• There are a handful of games -- mostly cockpit games that involve cars, planes, and spaceships -- that are indisputably better with VR. EVE: Valkyrie, Project CARS, and Assetto Corsa are awesome beyond compare in VR. But there aren't many of these games, and they all fit the same formula.

    And there are a few other games that, while genuinely good, don't really add much with VR. These ones make you wonder why they're not a normal game because they're limiting their market. And because VR headsets aren't the m

    • by darkain ( 749283 )

      Sssoooo, what you're saying is we need a new Steel Battalion game, with the "Steel Battalion Controller of fucking holyshit why did they even make that in the first place" !?

    • A lot of the problems are pretty similar to when gaming started to take off on mobile too. Initially we had mostly shitty ports/clones from other platforms and control schemes that largely sucked (virtual joystick anyone?). Over time quality has improved and control schemes have been figured out that work well with the touch screen interface to the point that mobile is a pretty good gaming platform (not for everyone but it certainly makes a lot of money).

      VR will take some time to really find its footing but

  • Smartphone GPUs are not powerful enough and not power efficient enough to drive a VR display at acceptable quality for mass appeal period. All low level "tricks" and hardware hacking in the world are not going to do much to change this basic equation.

    Nor do I see where there is sufficient R&D budgets to push technology hard enough to make it happen in the near term just for the sake of VR.

    • by Hadlock ( 143607 )

      VR Works just fine on my three year old android smart phone. The Unity and Unreal engines are free to download and develop with, this technology works great on very old phones and it's free to develop for, can you elaborate on your points?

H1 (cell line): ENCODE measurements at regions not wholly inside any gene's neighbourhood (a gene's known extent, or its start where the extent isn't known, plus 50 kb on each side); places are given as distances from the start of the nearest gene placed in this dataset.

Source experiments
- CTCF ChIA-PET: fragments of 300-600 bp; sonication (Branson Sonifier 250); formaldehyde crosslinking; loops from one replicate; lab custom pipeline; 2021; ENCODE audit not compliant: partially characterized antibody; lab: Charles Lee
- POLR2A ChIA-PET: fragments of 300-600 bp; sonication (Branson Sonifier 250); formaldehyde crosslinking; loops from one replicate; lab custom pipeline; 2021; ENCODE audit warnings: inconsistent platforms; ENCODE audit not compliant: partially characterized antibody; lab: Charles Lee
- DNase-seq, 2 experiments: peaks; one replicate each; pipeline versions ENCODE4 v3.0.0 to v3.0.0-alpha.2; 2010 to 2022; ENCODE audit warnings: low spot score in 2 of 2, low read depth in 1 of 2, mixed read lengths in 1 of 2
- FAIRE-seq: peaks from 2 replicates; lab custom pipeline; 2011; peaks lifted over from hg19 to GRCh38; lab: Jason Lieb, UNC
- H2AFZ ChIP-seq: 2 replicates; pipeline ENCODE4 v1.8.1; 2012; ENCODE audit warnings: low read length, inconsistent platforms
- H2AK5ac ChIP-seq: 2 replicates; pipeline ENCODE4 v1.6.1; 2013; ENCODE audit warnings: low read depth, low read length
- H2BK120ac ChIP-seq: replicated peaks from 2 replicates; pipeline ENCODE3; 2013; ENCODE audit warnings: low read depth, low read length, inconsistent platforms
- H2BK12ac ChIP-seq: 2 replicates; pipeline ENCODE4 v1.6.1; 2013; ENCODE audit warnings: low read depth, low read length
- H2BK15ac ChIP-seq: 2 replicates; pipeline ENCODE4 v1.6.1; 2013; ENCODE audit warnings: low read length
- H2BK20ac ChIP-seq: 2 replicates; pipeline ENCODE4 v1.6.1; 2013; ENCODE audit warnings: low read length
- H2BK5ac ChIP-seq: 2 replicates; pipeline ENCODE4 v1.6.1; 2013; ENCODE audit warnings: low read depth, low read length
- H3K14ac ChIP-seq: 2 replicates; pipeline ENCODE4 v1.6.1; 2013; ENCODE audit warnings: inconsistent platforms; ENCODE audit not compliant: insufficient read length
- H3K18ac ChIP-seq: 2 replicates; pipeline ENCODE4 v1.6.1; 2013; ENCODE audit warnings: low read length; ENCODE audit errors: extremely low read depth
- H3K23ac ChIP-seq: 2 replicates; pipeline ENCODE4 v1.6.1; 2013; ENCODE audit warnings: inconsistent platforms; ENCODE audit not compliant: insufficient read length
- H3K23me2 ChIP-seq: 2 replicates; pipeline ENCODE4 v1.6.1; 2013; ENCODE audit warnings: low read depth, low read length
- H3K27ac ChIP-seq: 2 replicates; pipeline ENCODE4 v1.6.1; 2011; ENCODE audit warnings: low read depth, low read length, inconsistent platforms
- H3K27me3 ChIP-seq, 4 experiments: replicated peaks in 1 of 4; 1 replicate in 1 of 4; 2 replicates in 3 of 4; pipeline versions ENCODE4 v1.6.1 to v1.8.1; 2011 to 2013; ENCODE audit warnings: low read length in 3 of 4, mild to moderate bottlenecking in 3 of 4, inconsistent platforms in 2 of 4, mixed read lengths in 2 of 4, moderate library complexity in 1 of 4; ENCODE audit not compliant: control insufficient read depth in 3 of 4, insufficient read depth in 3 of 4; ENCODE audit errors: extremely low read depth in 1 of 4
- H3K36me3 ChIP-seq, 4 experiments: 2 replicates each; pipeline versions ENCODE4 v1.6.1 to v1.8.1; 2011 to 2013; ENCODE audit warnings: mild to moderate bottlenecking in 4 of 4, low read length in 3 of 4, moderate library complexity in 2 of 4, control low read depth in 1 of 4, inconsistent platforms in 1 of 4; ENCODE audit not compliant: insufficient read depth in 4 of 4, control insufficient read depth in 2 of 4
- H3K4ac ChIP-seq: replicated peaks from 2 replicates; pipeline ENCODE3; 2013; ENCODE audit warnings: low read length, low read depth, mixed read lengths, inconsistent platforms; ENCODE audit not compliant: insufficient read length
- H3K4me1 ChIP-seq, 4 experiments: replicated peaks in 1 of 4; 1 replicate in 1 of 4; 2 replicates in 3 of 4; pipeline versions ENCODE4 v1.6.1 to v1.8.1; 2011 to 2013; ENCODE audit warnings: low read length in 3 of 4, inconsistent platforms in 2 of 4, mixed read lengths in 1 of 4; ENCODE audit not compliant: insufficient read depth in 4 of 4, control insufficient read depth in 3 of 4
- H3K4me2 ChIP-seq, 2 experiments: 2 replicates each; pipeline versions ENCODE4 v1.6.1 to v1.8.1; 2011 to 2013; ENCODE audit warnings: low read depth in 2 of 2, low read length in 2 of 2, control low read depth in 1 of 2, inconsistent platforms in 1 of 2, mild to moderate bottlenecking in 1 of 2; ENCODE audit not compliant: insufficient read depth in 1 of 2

• Mobile games fit the VR model much better than traditional PC or Console based games.

    Mobile games are short, gimmicky and disposable. The UI is already stripped down to a minimum, they're meant to be played for short periods, good for a giggle, and then you move on.

    Meanwhile, PC and console games have significantly better input devices with controllers, keyboards, mice, etc. As much fun as it is to physically stand up and crouch down in a VR cover-based-shooter, it's significantly less responsive than jus

    • Mobile games fit the VR model much better than traditional PC or Console based games.

      The only thing that makes a mobile game a mobile game is touch screen rather than controller interface.

      Mobile games are short, gimmicky and disposable. The UI is already stripped down to a minimum, they're meant to be played for short periods, good for a giggle, and then you move on.

      Not interested in wasting time with low quality.

      As much fun as it is to physically stand up and crouch down in a VR cover-based-shooter, it's significantly less responsive than just pressing a button. Did I stand up high enough? Too high? I'm tall, and now it won't register me crouching. Same with reloading, walking, talking, or anything else you might do in a game. Pressing a button is much easier and more reliable than trying to hump my PS/Vive/Wii-motes on something to simulate an action.

      Head and controllers are tracked in 6DOF. Not vomit inducing 3DOF currently dominating smartphones. The system knows exactly what your position is in space. If your taking cover you would be able to see for yourself whether your crouched down enough. If you sit on the floor in RL your sitting on the floor in VR. You input physical height for calibration

  • Always has been, always will be.

    Period.